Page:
Rather than focusing on eliminating the main acne-causing bacteria, P-Acnes, it aims to neutralise a ‘troublemaking protein’ produced by the germs and key to the formation of spots. Acne is caused when the skin’s sebaceous glands produce too much sebum – the skin’s natural moisturiser – clogging the pores.
The protein then starts killing skin cells, causing the body to try to fight back with inflammation, flooding the area with white blood cells. The result is sore pimples.
The experts, carrying out tests on the skin on the ears of mice, created antibodies which home in on the protein and ‘turn it off’. Mice given doses of bacteria treated with the antibodies developed much less inflammation than those given untreated bugs. The animals’ immune systems can also be stimulated to produce their own antibodies, the study found.
More than eight out of ten teenagers suffer from spots, and the global market for acne medications is estimated at about £1.87billion a year.
While vaccines are usually used to prevent illnesses, the jab would be instead be used as a treatment. It is too early to say how often it would need to be used.
Dr Harald Gollnick, of the Global Alliance to Improve Outcomes in Acne, says it may be available within five to ten years.
Despite the range of treatments currently available, acne leaves 20 per cent of sufferers with scarring.
The strongest, Roaccutane, can make skin sensitive and has been linked to birth defects and depression.
Consultant dermatologist Dr Susannah Baron, of the BMI Hospital in Canterbury, said: ‘Acne affects so many teenagers at a very difficult stage of life. A vaccine that potentially targets inflammation could prove very helpful.’
The revolutionary cell jab that could halt arthritis for millions
Another rodent study
A revolutionary jab made from stem cells found in tummy fat could soon stop osteoarthritis in its tracks.
The breakthrough provides hope for the eight million people in the UK who suffer from the incurable condition and could potentially save thousands from needing joint replacement surgery.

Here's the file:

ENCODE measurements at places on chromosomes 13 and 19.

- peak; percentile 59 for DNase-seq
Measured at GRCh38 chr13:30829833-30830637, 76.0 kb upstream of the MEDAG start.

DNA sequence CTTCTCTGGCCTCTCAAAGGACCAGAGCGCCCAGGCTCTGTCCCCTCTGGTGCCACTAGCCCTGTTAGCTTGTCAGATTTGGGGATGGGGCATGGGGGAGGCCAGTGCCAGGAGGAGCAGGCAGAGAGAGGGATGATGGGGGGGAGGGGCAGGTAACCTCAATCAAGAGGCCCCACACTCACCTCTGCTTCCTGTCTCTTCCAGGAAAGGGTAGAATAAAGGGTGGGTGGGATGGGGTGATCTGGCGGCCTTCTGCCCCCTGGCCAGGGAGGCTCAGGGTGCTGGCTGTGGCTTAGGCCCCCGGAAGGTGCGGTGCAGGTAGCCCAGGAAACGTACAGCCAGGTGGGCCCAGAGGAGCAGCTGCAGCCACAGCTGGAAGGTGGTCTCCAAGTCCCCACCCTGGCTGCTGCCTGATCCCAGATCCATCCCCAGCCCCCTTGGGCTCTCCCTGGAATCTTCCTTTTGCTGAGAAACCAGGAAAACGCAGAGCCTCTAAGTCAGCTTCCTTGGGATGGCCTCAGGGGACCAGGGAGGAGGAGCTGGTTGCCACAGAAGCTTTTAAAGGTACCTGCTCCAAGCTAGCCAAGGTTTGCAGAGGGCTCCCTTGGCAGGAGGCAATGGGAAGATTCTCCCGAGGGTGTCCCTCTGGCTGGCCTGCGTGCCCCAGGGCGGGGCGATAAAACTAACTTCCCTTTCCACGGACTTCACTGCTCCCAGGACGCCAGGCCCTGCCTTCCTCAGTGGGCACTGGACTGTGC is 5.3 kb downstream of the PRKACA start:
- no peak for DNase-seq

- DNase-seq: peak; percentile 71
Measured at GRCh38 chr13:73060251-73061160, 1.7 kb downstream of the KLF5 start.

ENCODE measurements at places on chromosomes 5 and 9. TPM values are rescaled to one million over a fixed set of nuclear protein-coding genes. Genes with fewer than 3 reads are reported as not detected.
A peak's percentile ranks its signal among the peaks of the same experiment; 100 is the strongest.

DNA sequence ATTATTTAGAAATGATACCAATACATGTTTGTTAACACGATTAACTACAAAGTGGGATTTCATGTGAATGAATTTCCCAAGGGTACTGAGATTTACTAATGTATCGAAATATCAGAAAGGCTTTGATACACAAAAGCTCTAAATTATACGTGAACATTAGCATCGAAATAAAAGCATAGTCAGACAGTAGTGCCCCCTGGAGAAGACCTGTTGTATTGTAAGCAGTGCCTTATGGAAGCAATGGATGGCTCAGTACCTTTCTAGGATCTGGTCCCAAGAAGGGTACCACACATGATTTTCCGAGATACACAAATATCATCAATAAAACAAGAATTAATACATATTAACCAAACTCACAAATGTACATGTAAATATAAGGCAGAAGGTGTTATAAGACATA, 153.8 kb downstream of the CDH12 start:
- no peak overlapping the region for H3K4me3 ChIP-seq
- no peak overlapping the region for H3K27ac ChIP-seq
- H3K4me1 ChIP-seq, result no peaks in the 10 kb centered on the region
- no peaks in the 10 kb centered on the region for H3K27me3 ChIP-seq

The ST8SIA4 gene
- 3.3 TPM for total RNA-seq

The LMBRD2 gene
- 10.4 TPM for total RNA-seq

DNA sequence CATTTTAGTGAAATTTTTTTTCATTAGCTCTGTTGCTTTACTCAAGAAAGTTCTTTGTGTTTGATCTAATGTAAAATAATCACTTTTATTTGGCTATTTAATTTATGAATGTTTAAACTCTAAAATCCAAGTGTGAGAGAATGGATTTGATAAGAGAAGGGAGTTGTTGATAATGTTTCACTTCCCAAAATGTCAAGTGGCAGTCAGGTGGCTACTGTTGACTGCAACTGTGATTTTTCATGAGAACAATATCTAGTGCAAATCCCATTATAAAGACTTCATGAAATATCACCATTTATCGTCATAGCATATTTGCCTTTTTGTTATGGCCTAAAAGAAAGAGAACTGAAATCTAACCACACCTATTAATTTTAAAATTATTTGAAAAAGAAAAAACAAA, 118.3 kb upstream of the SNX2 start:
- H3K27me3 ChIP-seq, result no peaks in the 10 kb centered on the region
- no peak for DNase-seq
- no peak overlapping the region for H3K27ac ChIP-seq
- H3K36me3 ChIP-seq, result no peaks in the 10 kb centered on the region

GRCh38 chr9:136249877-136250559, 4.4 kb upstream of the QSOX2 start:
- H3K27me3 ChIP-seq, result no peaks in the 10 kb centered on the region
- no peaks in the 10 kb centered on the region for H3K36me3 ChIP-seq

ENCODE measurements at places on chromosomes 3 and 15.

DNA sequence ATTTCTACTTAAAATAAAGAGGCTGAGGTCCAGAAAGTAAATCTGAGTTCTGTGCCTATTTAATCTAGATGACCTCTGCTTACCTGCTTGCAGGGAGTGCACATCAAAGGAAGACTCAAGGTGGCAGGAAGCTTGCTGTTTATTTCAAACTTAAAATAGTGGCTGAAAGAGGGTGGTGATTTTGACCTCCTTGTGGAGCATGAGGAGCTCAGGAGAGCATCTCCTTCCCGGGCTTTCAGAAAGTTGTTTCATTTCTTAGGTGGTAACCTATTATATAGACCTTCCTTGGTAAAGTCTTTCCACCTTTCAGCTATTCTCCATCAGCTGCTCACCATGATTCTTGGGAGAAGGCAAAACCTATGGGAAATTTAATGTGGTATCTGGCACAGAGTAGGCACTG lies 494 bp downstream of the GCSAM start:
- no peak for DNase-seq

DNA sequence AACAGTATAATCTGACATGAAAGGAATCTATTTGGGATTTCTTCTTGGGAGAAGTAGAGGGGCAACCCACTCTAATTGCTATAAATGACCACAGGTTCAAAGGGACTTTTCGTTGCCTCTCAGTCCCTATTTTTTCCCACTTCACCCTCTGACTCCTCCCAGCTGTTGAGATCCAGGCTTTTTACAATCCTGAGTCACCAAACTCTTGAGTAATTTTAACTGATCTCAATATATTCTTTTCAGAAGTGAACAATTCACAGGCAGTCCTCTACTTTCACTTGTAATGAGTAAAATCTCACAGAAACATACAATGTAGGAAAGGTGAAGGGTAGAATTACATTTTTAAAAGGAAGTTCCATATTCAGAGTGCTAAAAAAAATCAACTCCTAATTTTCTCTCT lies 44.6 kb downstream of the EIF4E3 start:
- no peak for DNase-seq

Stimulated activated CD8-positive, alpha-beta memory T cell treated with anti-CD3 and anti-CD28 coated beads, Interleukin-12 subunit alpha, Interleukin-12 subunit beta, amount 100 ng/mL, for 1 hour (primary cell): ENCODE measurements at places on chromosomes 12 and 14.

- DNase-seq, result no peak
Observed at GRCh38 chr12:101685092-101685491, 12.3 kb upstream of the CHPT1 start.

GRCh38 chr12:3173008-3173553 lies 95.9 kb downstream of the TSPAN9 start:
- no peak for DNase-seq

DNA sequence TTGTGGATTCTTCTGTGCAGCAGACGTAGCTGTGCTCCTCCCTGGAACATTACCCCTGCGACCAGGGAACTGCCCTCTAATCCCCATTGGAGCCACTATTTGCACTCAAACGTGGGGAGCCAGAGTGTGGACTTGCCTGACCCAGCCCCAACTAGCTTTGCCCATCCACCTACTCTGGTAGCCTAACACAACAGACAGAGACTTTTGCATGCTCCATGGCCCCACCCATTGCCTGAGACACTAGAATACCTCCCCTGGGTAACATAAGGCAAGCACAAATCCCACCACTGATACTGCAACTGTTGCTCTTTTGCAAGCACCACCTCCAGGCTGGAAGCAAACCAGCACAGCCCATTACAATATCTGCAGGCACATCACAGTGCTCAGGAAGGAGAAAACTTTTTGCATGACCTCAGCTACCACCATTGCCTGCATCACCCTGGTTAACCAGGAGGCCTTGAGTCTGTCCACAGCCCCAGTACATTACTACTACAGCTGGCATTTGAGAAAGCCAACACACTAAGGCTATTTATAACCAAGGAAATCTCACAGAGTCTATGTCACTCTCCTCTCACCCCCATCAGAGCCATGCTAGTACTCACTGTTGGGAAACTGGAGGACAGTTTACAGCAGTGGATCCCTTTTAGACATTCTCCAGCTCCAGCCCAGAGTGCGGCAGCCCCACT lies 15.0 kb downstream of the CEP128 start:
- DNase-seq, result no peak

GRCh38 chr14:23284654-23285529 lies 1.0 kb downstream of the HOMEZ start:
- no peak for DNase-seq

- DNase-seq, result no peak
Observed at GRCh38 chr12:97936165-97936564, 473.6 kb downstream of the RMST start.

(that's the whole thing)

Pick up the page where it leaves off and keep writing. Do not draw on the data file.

Dutch and French researchers found injecting stem cells harvested from a patient’s own waistline protects joints against crippling damage. It appears to be the closest experts have come to halting the disease using stem cells.
How the treatment works
The therapy works by stopping destruction of cartilage – the ‘shock absorber’ tissue inside which gets ground down by osteoarthritis – and by protecting ligaments.
A single dose of stem cells extracted from adipose tissue – fat which accumulates around the stomach – more than halved damage to knee joints in mice.
The findings, revealed at the American College of Rheumatology in Chicago, could mark a turning point in the search for a treatment. Osteoarthritis is the most common type of arthritis in the UK.
It can inflame and damage any joints, but occurs mostly in the knees and hips. Some joints become so severely worn down they require surgery.
As well as older age, risk factors include being overweight, a family history of the condition and sports-related injuries.
Many sufferers rely on anti-inflammatory painkillers to ease their suffering, but these can damage the stomach if used long-term. About 60,000 people a year end up needing a knee replacement.
Significantly, adipose tissue is relatively easy to access and is thought to be the most abundant source of adult stem cells in the body.
According to some estimates, it contains 40 times more stem cells than bone marrow. Scientists are already using these fat cells in the search for cures for cancer, heart disease and spinal injuries.
Researchers at Radboud University in the Netherlands, and the National Institute of Health and Medical Research in France, injected adipose stem cells into the joints of mice with arthritic knees.
The cells, known as mesenchymal cells, have the capacity to grow into a variety of body tissues.
Some mice received the jab seven days after osteoarthritis first set in, others 14 days after – which would translate into a few weeks or months in humans.
When it was given sooner, the jab cut destruction of cartilage by 54 per cent compared with those injected with a dummy jab. After six weeks, they had half the amount of ligament damage.
The jab also slowed a process called synovial activation, where the soft membrane around the joint becomes inflamed, in some cases by as much as 30 per cent.
British experts and charities including Arthritis Care last night welcomed the latest research.
Robert Moots, professor of rheumatology at the University of Liverpool, warned it was not yet certain how stem cells will behave in human joints. But he added: ‘It is the strongest clue yet that stem cell treatments could make a big difference.’
11 November, 2011
Pomegranate industry finds that pomegranates are a wonder drug
How surprising! The main finding seems to be that pomegranates have antioxidant properties. But antioxidants shorten your lifespan so that is faint praise. Note that the study was of blood chemistry only. All the other claimed wonderful effects are just theories
It can help to prevent heart disease, relieve stress and has even been shown to improve your sex life. And if that was not enough to convince you to try pomegranate, the fruit is now being hailed as the elixir of youth.
A £2million study has found a daily dose could slow the ageing process of DNA.